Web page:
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  1. #1
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    Exclamation used older car/truck sightings....

    hi anyone seen any 1980's toyota longbed pickups here??? up to an 87 i think

  2. #2
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    only old things that seem to last here are the gringos

  3. #3
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    Quote Originally Posted by chic View Post
    hi anyone seen any 1980's toyota longbed pickups here??? up to an 87 i think
    Dominicans do not like OLD cars\trucks. Have you seen any lately. Their is a poliferation of new vehicles in the streets. I guess they all work for Barrik Gold or are Bottles in the goverment.

  4. #4
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    Quote Originally Posted by chic View Post
    hi anyone seen any 1980's toyota longbed pickups here??? up to an 87 i think
    go lonline. There are many used car websites for the DR. Start with supercarros.com.

  5. #5
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    Are there exemption rules for importing antique cars to the DR? I've seen one 1980's vintage Corvette and one very ratty MGB. The Vette is owned by the family who developed and operates one of the Lomas Mironas gated communities. I restored MGB's and Triumph TR-6's over the years. Would love to have one here.

  6. #6
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    .Early English sports cars driving on our roafs? Brings back memories of Lucas electrical systems. Lucas, the prince ogf darkness.

  7. #7
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    typing on a phone with fat fingers and no glasses. ROADS

  8. #8
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    Quote Originally Posted by LTSteve View Post
    go lonline. There are many used car websites for the DR. Start with supercarros.com.
    yes there are....but there is a flat rate tax and it better be in 95% cond...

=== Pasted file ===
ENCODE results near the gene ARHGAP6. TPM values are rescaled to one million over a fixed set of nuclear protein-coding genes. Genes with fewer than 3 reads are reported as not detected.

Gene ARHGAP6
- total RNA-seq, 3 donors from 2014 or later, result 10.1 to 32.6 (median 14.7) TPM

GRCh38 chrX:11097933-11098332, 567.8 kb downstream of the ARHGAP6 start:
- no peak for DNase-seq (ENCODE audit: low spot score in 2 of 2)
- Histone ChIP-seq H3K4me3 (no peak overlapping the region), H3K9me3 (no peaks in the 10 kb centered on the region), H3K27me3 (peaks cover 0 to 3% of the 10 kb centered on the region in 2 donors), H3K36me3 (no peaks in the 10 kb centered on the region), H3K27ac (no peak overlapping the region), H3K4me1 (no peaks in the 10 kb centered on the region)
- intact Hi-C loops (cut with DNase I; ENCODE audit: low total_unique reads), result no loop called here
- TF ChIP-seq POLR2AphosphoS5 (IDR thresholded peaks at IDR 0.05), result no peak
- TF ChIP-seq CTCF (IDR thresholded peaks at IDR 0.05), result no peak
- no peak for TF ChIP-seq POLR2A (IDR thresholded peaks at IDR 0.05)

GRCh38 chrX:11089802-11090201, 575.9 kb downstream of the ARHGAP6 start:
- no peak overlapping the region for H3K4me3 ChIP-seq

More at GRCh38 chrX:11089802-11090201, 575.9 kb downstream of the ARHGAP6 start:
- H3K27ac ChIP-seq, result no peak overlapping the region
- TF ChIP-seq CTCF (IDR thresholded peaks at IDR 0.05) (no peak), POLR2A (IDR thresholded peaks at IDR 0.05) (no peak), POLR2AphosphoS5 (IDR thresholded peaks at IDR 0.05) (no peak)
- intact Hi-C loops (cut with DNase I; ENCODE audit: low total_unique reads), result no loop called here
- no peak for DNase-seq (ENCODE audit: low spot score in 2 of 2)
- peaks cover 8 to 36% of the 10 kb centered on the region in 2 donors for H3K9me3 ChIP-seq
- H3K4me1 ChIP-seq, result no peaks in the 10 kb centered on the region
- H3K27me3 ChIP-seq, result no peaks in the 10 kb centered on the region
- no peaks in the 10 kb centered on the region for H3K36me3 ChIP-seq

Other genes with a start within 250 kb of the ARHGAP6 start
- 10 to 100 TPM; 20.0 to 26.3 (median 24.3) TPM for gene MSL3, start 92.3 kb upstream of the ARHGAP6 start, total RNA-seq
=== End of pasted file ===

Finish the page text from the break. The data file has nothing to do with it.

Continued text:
i dont want to buy but want to kno what is driven...please if you see a 75 honda car or a original 78 kia motorbike say it here....

  9. #9
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    Quote Originally Posted by zoomzx11 View Post
    .Early English sports cars driving on our roafs? Brings back memories of Lucas electrical systems. Lucas, the prince ogf darkness.
    That's half the fun. Figuring out electrical problems. Easily solved during a rebuild or restoration. Moss Motors in Kansas supplies dependable new wiring harnesses. I remember the old BSA's and Triumphs I rode. Never went anywhere without tinfoil, fuses, solder, etc. Always knew if I hit rain, something was going to get wet and fail. The MGB eternally mounted fuel pumps were famous for failing if you went through a heavy rain fall. I I like the LBC's (little British cars) because they were cheap to buy and restore. Very simple to work on. No computers, they had points and condensers, etc. Carbs were always a problem to keep in tune but I usually replaced them with a NA made Webber. I liked the cars for their handling and intimacy. You felt like you were a part of the car. Preferred the TR-6. It had 150 HP engine and independent rear suspension. With an Abarth sports exhaust, it had one sweet sound. Actually seen the TR's with Ford 289 V8's transplanted in them. Real sleepers! With a good axle they could blow the doors off some Vettes.

  10. #10
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    Quote Originally Posted by Ecoman1949 View Post
    That's half the fun. Figuring out electrical problems. Easily solved during a rebuild or restoration. Moss Motors in Kansas supplies dependable new wiring harnesses. I remember the old BSA's and Triumphs I rode. Never went anywhere without tinfoil, fuses, solder, etc. Always knew if I hit rain, something was going to get wet and fail. The MGB eternally mounted fuel pumps were famous for failing if you went through a heavy rain fall. I I like the LBC's (little British cars) because they were cheap to buy and restore. Very simple to work on. No computers, they had points and condensers, etc. Carbs were always a problem to keep in tune but I usually replaced them with a NA made Webber. I liked the cars for their handling and intimacy. You felt like you were a part of the car. Preferred the TR-6. It had 150 HP engine and independent rear suspension. With an Abarth sports exhaust, it had one sweet sound. Actually seen the TR's with Ford 289 V8's transplanted in them. Real sleepers! With a good axle they could blow the doors off some Vettes.
    I had an Austin Healey bug eyed Sprite. Don't remember which year it was. That car gave me almost trouble as the Pollito I am driving at present. I had to put tire chains on the tires just to get home when it snew and many times that wasn't enuff to get up our long Minnesota driveway. We had to hicth the Chev Malibu onto it with the chain and tow it close enuff to plug in the electric heater so it wold start in the AM.

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